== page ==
"Dubh linn" means "dark pool," and "Baile Átha Cliath" (still the Gaelic name for the city) translates as the "town of the Hurdle Ford." The official date for the foundation of the city is 988 AD but these two settlements had existed in one form or another for centuries before this date. Eventually, the two fused into one town along the river Liffey, a town which eventually became known as Dublin.
Long before the official foundation of the city, the golden age of Christianity had witnessed the creation of some of the treasures of modern Ireland. The Book of Kells, Book of Durrow and Ardagh Chalice all date from the period after 432 AD, when St Patrick baptized the pagan Irish and Irish monks spread the Word throughout Europe.
Viking Dublin Dublin began its long evolution into a city, however, under the Vikings. They found it to be a useful base from which to plunder the surrounding country at will—the round towers which are such a characteristic feature of Irish monasteries were built as defensive structures to help defend the inhabitants from bands of godless Vikings - but trade, nevertheless, began to develop with the surrounding country. The Scandinavian settlement was far from politically or militarily secure, however, and they were driven from Dublin more than once before the final Viking defeat. This occurred at the Battle of Clontarf in 1014, when the forces of Brian Boru defeated the Scandinavians once and for all. A period of local rule then followed—a time which saw the foundation of Christchurch Cathedral—before the arrival of the English.
Dublin & the English In 1169, the Normans arrived on the southeast coast of Ireland. They had been invited over by an Irish chieftain, Diarmait Mac Murchada, who wanted some extra muscle in his struggle for power. The Normans were led by one 'Strongbow'—otherwise known as Richard de Clare—who owed allegiance to the English King Henry II. Strongbow quickly took Dublin and the Norman occupation began. Against a backdrop of plagues and fires, Dublin continued to grow throughout the middle ages. Catholicism was its spiritual rock, upon which stood two cathedrals: St Patrick's and Christchurch. The area controlled by the English, however, was very small, consisting of only a few hundred miles around Dublin. This region was known as 'The Pale' (hence the term 'beyond the pale' of one who is uncivilized or disorderly) and even it was subject to continual attack from without.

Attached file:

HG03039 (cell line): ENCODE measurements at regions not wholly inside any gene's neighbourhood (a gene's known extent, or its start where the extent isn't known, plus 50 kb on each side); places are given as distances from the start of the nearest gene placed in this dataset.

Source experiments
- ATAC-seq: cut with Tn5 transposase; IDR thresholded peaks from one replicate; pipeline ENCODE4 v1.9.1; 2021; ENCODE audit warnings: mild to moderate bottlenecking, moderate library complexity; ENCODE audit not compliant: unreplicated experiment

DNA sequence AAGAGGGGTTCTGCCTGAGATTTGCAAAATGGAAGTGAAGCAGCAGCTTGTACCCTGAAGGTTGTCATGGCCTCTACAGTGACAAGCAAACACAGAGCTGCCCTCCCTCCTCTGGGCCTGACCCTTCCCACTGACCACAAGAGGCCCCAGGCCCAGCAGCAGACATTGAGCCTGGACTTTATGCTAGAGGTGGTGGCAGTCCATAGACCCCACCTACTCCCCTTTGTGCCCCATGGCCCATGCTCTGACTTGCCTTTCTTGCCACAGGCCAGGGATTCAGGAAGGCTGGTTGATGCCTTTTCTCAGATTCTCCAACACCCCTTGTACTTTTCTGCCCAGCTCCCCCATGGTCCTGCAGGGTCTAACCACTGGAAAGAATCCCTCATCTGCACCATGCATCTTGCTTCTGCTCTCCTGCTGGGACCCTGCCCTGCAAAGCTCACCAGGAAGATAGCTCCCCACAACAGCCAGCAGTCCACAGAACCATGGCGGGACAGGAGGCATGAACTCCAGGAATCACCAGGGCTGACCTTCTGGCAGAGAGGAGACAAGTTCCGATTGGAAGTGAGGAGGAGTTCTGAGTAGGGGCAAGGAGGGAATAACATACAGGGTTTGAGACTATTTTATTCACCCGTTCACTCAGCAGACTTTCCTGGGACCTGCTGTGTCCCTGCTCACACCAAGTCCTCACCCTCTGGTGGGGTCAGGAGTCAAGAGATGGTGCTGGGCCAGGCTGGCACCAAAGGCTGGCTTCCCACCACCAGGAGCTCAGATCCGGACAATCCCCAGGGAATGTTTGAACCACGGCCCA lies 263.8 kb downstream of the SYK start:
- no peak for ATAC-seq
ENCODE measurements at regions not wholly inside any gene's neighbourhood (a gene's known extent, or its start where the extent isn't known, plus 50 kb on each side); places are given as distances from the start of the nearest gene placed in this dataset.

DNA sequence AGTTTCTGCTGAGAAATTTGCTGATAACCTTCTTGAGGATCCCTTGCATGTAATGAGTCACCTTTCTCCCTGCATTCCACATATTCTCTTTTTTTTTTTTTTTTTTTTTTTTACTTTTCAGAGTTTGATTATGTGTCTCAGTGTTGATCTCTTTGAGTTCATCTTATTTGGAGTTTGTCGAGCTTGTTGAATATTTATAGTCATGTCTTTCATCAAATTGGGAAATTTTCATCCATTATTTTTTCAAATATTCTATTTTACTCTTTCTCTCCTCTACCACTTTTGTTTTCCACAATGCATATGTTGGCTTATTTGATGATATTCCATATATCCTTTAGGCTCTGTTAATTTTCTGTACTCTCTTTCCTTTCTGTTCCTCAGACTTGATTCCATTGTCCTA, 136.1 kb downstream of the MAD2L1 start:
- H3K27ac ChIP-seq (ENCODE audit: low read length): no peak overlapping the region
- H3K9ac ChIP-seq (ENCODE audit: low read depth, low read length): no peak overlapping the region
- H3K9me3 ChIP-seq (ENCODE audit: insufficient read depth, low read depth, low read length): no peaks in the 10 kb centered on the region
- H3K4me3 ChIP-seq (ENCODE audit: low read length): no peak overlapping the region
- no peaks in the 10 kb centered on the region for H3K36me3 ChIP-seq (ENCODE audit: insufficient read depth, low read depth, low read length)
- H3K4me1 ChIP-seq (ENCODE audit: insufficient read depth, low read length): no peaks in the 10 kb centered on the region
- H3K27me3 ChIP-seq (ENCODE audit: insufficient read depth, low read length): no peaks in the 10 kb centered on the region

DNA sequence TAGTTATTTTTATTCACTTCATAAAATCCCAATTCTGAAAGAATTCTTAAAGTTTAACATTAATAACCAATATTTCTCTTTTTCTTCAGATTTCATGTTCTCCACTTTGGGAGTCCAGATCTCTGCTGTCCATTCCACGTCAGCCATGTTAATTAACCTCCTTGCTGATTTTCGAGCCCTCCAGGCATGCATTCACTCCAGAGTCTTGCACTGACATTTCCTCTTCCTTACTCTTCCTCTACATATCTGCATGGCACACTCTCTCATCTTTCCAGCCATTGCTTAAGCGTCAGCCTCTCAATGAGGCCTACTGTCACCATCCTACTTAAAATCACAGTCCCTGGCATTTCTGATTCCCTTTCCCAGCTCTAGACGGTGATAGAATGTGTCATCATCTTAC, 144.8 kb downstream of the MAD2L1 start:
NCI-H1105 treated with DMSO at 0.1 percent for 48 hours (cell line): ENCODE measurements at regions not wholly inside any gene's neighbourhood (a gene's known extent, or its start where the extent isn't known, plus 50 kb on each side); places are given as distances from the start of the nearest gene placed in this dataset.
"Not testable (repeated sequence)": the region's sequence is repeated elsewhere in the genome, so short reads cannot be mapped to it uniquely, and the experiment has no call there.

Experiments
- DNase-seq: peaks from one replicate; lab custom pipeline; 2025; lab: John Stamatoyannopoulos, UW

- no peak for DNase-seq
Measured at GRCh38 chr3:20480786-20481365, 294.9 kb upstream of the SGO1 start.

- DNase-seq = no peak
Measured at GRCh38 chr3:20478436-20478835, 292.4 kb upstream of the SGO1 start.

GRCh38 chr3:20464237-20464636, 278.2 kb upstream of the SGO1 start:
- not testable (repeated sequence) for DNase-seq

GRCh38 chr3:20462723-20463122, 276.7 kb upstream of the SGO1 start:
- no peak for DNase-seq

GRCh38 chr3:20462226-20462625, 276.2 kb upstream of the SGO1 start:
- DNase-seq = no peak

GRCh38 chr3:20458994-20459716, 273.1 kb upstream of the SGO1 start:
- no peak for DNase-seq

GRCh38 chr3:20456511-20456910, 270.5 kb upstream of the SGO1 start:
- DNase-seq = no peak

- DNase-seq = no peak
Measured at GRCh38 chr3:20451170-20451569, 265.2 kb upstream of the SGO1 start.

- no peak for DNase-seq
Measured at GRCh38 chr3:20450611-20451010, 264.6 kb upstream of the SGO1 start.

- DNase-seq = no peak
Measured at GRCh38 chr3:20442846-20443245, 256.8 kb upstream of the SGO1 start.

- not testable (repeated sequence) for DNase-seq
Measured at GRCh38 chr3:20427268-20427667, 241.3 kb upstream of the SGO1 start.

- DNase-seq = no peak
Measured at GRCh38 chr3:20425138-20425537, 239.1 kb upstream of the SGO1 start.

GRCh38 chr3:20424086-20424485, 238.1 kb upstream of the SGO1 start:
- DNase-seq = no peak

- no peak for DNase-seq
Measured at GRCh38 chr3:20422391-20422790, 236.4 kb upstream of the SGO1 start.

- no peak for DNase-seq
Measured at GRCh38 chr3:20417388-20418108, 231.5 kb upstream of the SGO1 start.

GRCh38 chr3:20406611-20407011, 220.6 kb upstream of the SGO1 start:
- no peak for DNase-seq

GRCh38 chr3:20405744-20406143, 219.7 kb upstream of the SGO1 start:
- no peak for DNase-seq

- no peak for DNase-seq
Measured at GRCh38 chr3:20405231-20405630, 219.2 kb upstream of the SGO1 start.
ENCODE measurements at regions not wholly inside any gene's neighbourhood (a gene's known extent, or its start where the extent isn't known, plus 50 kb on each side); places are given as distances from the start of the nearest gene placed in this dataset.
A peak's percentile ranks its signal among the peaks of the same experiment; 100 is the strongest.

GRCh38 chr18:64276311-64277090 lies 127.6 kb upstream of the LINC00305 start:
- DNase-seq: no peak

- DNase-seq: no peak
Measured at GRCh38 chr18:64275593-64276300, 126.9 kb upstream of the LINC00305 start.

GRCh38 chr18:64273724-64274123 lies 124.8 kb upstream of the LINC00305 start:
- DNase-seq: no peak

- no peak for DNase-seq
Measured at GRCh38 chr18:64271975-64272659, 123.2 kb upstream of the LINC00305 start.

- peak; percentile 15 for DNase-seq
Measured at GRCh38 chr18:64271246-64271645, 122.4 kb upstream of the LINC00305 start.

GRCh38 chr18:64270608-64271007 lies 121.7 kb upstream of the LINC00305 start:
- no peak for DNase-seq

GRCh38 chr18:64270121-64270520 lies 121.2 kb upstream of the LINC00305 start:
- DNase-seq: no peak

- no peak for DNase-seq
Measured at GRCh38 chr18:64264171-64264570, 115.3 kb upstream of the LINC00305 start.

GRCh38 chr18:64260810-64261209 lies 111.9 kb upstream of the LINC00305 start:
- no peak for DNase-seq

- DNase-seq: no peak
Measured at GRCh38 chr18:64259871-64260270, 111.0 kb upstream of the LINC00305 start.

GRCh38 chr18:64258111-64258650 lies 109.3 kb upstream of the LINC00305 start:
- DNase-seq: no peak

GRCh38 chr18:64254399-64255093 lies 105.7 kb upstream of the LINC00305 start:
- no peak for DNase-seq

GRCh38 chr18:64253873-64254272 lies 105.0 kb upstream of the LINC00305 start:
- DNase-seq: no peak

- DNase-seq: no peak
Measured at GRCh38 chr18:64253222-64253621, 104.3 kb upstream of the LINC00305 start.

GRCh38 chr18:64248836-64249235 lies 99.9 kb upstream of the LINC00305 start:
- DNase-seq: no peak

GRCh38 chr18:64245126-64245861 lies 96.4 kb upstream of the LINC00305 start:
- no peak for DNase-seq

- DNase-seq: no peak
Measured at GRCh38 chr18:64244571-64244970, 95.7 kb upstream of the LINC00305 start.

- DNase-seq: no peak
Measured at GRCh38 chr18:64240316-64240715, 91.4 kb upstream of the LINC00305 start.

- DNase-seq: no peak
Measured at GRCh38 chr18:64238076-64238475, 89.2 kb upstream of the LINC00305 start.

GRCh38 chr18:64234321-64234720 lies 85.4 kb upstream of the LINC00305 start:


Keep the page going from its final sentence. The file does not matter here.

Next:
The Tudor Period The reigns of Henry VIII and Elizabeth I saw a consolidation of English rule in Ireland: the tentacles of power spread from Dublin across the island and Elizabeth I used the city as a base from which to further her policy of plantation: the settlement of Protestant families on confiscated 'papist' land. Dublin became a centre of Protestant rule; by 1540 all of the monasteries had been dissolved and the churches taken over. In 1592, the grounds of a former monastery became the site of the newly-established Trinity College Dublin, founded by Elizabeth as a means of educating the new ruling class and of curing Ireland of 'popery'. Meanwhile, the fabric of the medieval city decayed: both Dublin Castle and Christchurch were falling into ruin and plague and poverty continued to claim lives. By the end of the 16th century, the situation was as woeful as it had ever been in Dublin—the defeat of Irish rebellion leader Hugh O'Neill in 1601 opened the door to the influx of English and Scottish Protestants, and Dublin became little more than a garrison town.
The 17th Century This was a turbulent period in Ireland: Cromwell landed in the country from England and proceeded to massacre the people of Drogheda and Wexford in 1649 as a means of preventing further uprisings; and the Williamite wars saw the struggle for control of the English throne played out across Ireland, from Derry to Limerick. Eventually, however, Catholic James II was defeated by William of Orange at the Battle of the Boyne in 1690. In the subsequent settlement, Catholics were denied the political rights they had been promised. While Dublin itself was little effected by the upheavals across the rest of the country, the process of the Anglicization of the city continued, and at the close of the 17th century, the city entered its heyday.
The 18th Century The great terraces and squares of Georgian Dublin date from the city's 18th century golden age of architecture. The period saw the erection or renovation of some of Dublin's greatest buildings. Dublin Castle was fully restored and the great green bowl of the Phoenix Park was established in the west of the city. Also built at this time were the Royal Hospital (now the Irish Museum of Modern Art at Kilmainham, the Long Library of Trinity College, the Royal Exchange (now City Hall), the elegant Marsh's Library and the Mansion House. Later in the century, the Four Courts and the Custom House were raised on the city quays, and St Stephen's Green was laid out as a formal park. Sackville Street, now called O'Connell Street, a grand formal boulevard, became the city centrepiece.